12 Jun Big Creek Lumber Co-Founder Bud McCrary Passes
Posted on June 12, 2020 in See What's New
The Calforests family would like to extend its condolences to the family and friends of Big Creek Lumber co-founder Homer T. “Bud” McCrary. As many of you know very well, Bud was a giant in the forestry sector and one of its most influential members – he will be missed by this industry. Big Creek Lumber posted the message below as a tribute to Bud and his life:
“Innovative, creative, passionate and committed barely begin to describe Big Creek’s co-founder, Homer T. “Bud” McCrary. To some he has long been known as a pioneer of sustainable forestry. To others, a champion of community trails, an instigator of epic trail-building adventures and a cultivator of inventive mechanical solutions. His employees considered him a mentor and a friend. Four generations have been fortunate to call him brother, father, uncle, grandfather, and great-grandfather. All of us are deeply saddened to share that on June 1, 2020, Bud peacefully passed away at his beloved home in the redwoods of Santa Cruz County at the age of 93. We will remember him as a loving father and family man, a passionate leader in our community and a tireless advocate for sound forest management and for his treasured employees.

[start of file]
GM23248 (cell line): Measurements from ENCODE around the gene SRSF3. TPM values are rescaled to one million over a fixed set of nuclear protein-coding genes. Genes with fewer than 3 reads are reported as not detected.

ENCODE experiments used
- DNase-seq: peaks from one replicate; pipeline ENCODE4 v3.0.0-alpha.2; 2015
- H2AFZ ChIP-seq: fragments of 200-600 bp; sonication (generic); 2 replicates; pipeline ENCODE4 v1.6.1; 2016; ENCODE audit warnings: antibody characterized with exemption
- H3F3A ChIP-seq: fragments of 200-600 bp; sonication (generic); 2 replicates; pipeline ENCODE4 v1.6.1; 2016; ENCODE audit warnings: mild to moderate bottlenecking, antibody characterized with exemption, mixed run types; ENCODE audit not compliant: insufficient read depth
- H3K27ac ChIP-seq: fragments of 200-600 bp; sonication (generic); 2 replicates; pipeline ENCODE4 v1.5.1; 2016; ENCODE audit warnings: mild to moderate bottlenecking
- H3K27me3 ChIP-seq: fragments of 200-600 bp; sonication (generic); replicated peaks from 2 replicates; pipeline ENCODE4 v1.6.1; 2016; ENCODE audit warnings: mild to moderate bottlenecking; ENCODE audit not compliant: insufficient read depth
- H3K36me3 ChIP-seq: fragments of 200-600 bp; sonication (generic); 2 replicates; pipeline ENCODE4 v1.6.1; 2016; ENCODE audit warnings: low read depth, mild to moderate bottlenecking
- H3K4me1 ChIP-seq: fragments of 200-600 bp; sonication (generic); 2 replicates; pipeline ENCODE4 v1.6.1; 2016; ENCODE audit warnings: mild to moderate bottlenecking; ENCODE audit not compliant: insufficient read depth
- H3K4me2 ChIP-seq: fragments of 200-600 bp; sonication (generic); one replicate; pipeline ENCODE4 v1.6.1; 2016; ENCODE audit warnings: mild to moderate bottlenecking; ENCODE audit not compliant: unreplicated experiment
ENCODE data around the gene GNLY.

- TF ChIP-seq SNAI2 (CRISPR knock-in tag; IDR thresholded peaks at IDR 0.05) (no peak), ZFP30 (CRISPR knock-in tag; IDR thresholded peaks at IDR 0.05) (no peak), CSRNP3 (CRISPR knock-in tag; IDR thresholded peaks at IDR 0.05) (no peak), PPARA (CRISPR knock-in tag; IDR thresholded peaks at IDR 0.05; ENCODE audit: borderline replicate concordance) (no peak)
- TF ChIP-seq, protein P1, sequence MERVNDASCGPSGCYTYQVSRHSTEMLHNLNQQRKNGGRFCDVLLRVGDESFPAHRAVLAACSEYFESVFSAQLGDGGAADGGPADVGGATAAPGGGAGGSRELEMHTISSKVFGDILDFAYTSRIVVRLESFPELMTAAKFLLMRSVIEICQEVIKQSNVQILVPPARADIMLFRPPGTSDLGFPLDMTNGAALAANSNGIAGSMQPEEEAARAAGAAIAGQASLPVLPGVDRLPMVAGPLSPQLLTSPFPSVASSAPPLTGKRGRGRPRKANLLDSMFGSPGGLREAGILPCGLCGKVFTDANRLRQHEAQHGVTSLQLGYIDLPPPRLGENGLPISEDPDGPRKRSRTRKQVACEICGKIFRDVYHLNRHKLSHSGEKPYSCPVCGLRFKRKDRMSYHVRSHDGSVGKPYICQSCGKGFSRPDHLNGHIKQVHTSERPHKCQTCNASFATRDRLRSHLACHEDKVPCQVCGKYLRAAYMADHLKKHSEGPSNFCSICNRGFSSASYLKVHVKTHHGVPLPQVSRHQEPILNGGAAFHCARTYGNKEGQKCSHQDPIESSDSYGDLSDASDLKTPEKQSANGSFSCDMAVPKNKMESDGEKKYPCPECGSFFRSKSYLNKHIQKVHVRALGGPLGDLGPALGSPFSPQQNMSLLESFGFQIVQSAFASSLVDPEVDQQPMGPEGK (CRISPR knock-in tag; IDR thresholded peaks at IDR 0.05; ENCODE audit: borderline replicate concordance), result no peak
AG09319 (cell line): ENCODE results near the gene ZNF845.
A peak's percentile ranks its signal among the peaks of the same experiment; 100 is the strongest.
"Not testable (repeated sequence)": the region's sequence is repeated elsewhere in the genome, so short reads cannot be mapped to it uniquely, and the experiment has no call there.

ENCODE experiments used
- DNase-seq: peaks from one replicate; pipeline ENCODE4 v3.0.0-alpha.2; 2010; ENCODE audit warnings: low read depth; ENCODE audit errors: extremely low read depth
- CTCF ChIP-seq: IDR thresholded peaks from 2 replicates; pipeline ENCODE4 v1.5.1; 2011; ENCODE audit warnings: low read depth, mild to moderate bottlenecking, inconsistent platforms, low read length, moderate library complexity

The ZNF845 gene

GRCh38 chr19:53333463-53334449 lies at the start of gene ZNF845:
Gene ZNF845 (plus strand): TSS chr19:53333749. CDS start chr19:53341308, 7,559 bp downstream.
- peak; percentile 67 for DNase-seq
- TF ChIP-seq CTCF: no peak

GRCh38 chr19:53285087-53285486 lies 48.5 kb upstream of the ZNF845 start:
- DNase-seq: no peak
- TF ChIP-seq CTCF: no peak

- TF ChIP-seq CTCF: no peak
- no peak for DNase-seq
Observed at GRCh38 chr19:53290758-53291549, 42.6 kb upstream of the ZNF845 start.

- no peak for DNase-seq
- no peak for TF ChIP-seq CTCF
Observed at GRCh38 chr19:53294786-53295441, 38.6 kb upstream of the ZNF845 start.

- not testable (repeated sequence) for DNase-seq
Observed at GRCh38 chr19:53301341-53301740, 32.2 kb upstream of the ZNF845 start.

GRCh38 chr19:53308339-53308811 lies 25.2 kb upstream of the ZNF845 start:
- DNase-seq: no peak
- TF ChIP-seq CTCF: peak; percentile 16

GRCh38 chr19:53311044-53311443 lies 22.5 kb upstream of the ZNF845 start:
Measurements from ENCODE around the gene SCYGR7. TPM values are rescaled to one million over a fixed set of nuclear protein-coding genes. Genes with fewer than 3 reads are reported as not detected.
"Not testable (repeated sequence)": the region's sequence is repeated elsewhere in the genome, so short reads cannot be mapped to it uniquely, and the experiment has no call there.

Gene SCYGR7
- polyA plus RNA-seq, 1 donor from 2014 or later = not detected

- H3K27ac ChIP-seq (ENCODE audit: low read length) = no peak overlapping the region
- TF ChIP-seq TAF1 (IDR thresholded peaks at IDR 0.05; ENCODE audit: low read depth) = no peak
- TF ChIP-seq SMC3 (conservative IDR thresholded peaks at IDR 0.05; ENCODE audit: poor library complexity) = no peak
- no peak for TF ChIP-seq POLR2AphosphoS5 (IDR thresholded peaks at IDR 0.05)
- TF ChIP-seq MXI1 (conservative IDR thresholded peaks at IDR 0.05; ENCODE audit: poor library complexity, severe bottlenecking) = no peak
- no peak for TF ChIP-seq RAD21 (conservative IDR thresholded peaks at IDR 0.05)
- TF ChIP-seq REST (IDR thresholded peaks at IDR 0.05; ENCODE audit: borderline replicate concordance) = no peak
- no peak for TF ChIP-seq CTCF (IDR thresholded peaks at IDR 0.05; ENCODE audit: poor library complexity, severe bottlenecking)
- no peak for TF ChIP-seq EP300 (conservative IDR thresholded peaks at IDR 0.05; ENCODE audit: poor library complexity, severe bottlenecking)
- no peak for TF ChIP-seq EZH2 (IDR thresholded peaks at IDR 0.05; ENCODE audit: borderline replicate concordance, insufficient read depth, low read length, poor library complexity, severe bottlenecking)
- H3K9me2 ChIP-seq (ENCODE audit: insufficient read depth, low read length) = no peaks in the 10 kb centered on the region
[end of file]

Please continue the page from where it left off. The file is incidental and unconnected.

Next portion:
“Bud led an extraordinary yet humble life. Born in Santa Cruz in 1927, he served in the Navy during World War II. Bud came home in 1946 to start Big Creek Lumber with his brother Frank “Lud” McCrary, uncle Homer Trumbo, and father Frank McCrary Sr. What started as a modest endeavor with crosscut saws and war bonds grew, with Bud’s determination, into the thriving Big Creek Lumber of today that Bud has always been proud to call his team.
“One of Bud’s greatest legacies was his contribution to forestry in the state of California, especially its Central Coast. Bud was influential in pioneering a style of selective forest thinning during a time when clearcutting was the prevailing practice. Nearly two decades after Big Creek Lumber instituted Bud’s single-tree selection harvesting methods, the counties of San Mateo, Santa Cruz and Santa Clara adopted this method of forestry as special county rules under state law. We witness Bud’s legacy when we look at the vibrant forestlands of the Central Coast – forestlands that continue to contribute to the well-being of all.
“Bud would ask us not to be sad, but to continue to drive forward with his hard-working spirit, creativity, and ingenuity in our hearts. Thank you, Bud, for your enduring love for your family and your generous contributions to our community. You will be dearly missed.”